In an effort to see if I could find the answer in English, I posted my question on www.Food52.com, a wonderful site with a very engaged readership. Just before I was about to publish this post, I received this from a fellow blogger, Chef Susie. Here is the explanation she found:
|St. Anthony of Padua|
who has the distinction of
being canonized faster
than any other saint…
in under a year from his death!
“Sant’Antonio da Padova. Festa delle fragole a Campo de’ Fiori, Rome. On the occasion of the festival of Sant’Antonio da Padova, every June the 13th, the Roman girls who used to harvest strawberries organised a party in Campo de’ Fiori to celebrate the ending of the harvest time. This festival was called Trionfo delle fragole, that is Triumph of the Strawberries. At the centre of the field was built a very big basket around which the girls used to lay little baskets filled with strawberries.
At the end of this “ritual”, sturdy men used to carry the basket on their heads through the streets of the centre of Rome. During the procession girls and boys used to sing merry songs celebrating Sant’Antonio, such as:
Salutiamo cor fischietto
We salute you with whistles
Holy St. Anthony
Tutti quanti a sfravolà.
Everybody to the fair
The celebration ended with a general, and generous, distribution of the strawberries.”
|Campo dei Fiore seen from|
La Carbonara Restaurant
overlooking the Piazza
Chef Susie’s explanation really hit home. First, when I went to school in Rome, I went to Campo dei Fiori virtually every single day. That was where we bought lunch and it was home to the restaurants surrounding the market where, for very little money, we ate our dinners. So the Campo has a deep and abiding place in my heart. Second, you will note that yesterday, as I wrote this post, was the 13th of June, the exact date that the festival took place! And finally, today marks the 301st post on Chewing the Fat. There’s only one small detail left to figure out…where’s the cake in Chef Susie’s tale?
For that I went to my authority on all things about Italian cuisine, Marcella Hazan and here is exactly what she wrote me back: “ My dear Monte, I am grateful for your kind thoughts. “Triumph of …” is a not uncommon title for a dish that exalts the qualities of one of its components. It has no regional roots, nor do I believe, has the dessert you made, although it sounds delicious. How can you go wrong with strawberries and cream?”–Marcella Hazan.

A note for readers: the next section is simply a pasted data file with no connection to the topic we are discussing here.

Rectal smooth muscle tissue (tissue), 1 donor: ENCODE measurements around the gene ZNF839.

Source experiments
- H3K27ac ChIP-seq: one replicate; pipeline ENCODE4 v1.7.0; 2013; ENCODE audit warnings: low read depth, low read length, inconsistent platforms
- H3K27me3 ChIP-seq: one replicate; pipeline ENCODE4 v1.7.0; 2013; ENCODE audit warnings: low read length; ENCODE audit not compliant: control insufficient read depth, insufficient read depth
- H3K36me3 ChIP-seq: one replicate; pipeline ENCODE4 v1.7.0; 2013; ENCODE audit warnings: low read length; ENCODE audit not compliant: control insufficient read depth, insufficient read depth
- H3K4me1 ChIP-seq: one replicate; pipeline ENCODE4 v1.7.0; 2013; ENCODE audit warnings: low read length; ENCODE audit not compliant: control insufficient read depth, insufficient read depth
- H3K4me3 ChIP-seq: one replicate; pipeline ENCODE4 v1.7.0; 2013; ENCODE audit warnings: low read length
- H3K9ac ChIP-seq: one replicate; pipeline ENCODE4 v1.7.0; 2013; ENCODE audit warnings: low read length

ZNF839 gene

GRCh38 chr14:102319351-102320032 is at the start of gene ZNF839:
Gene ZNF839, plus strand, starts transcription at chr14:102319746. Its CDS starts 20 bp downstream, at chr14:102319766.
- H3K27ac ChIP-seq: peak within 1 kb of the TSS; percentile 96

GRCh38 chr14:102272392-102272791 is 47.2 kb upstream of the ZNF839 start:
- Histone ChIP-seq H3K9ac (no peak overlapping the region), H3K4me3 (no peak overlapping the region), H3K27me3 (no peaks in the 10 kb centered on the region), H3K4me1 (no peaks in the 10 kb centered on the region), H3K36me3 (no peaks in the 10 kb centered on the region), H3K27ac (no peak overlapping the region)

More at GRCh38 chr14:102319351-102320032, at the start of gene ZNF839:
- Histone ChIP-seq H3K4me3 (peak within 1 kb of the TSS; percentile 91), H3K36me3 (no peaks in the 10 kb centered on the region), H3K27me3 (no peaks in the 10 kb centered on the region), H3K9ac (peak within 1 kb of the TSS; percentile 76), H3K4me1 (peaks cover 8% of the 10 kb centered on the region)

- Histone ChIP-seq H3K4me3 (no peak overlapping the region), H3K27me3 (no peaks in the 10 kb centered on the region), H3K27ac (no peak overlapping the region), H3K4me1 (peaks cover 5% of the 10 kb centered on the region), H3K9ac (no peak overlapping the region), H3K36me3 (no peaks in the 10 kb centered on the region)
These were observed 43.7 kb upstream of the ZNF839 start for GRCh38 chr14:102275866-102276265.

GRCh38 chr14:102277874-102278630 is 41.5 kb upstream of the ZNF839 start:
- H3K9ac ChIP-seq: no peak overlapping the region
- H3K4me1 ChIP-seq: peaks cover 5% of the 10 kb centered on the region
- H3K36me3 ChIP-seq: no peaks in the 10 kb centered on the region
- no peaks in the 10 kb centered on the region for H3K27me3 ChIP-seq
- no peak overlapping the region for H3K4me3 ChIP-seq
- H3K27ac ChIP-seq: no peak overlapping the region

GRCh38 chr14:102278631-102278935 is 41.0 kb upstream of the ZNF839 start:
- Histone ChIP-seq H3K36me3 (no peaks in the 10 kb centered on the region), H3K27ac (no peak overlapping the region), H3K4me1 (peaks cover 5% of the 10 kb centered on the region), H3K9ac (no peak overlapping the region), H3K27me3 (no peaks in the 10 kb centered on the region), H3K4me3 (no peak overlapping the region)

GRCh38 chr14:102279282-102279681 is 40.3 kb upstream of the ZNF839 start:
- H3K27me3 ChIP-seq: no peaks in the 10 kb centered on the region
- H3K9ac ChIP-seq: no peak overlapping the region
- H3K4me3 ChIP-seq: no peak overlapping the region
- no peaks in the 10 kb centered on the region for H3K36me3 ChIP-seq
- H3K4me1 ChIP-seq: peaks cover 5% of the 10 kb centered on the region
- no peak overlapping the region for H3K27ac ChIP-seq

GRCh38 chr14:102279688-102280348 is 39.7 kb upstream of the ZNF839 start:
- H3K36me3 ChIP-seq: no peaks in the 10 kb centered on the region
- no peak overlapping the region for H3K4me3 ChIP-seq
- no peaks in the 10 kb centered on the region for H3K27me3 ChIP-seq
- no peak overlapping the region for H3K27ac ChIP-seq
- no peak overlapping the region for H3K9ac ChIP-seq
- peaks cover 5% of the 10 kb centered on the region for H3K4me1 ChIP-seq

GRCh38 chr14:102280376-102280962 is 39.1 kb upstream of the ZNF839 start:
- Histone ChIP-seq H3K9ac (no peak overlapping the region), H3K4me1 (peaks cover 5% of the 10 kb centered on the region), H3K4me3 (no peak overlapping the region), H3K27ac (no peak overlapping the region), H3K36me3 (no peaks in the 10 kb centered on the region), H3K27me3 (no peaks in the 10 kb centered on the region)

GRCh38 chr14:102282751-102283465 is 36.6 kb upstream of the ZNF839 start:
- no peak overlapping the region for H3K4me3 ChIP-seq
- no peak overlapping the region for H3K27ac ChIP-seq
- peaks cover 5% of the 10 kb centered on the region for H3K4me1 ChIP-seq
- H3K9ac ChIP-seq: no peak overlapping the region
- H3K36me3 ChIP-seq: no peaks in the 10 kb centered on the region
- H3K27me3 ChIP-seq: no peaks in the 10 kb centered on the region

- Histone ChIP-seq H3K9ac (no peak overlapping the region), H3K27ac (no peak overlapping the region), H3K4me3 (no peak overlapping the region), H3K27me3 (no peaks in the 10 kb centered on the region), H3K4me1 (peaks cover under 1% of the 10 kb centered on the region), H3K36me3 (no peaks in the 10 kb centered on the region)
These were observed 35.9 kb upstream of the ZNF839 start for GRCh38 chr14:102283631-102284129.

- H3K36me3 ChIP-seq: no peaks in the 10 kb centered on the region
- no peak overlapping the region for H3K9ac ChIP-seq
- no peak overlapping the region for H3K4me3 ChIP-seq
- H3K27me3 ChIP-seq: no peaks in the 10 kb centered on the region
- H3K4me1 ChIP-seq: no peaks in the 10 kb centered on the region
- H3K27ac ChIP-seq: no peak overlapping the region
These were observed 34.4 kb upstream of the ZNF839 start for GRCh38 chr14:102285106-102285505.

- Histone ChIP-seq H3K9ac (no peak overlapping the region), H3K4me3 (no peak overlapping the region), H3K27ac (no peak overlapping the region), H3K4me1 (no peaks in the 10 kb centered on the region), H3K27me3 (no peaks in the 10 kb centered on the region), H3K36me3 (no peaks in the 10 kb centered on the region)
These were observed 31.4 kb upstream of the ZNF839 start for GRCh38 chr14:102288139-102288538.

How indeed! So for our 301st post on the Anniversary of the Triumph of the Strawberries in Campo dei Fiori, there could be no better way to celebrate than with a Trionfo di Fragole. It will fast become a favorite. Here’s the recipe:
Recipe for “Trionfo di Fragole” Strawberry and Cream Cake from “La Cucina Italiana”
For the Cake:
1 stick (1/2 cup) unsalted butter, softened,
plus more for greasing pans
2 cups cake flour (not self-rising) plus more for dusting pans
2 teaspoons baking powder
1/2 teaspoon salt
1 cup granulated sugar
3 large eggs, kept at room temperature for 30 minutes
1 1/2 teaspoons vanilla extract
3/4 cup whole milk
For the Filling:
5 1/2 tablespoons granulated sugar
1/4 cup limoncello (see note)
1 tablespoon fresh lemon juice
1 pound strawberries, preferably small, trimmed
1 1/4 cups heavy cream
Confectioners sugar for dusting
Mint leaves for garnish
SPECIAL EQUIPMENT: 2 (8- or 9-inch) cake pans
Make the cake:
Heat oven to 350º with rack in middle. Lightly grease 2 (8- or 9-inch) cake pans with butter and dust with flour.
Into a medium bowl sift together flour, baking powder and salt.
In the bowl of an electric mixer fitted with paddle attachment, beat together butter and sugar on medium speed until pale and fluffy, about 5 minutes. Add eggs, one at a time, beating until combined, then beat in vanilla. With mixer on low speed, alternately add flour mixture and milk in four batches; beat until just combined.
Divide batter between cake pans, spreading evenly with a spatula. Bake until cakes begin to pull away from sides of pans and testers inserted into centers come out clean, 20 to 25 minutes (tops of cakes will be pale in color). Cool 5 minutes in pan on wire rack, then invert onto rack and cool completely.
For the filling:
In a small saucepan, combine 3 tablespoons sugar, limoncello, lemon juice and 1 tablespoon water;
heat over medium heat, whisking, just until sugar is dissolved. Remove from heat.
With tops of cakes facing up and avoiding outer 1/2-inch border, poke both cakes all over with tines of a fork. Brush with syrup.
Slice half of the strawberries. In the bowl of an electric mixer beat cream and remaining 2 1/2 tablespoons granulated
sugar to stiff peaks.
Cover 1 cake with 1/2 of the cream, leaving a 1-inch border. Arrange sliced berries on top. Top with second cake layer.
Cover with remaining cream, leaving a 1-inch border. Top with whole berries, then dust with confectioners sugar. Garnish with mint.
Note: Limoncello is an Italian lemon liqueur available at liquor stores.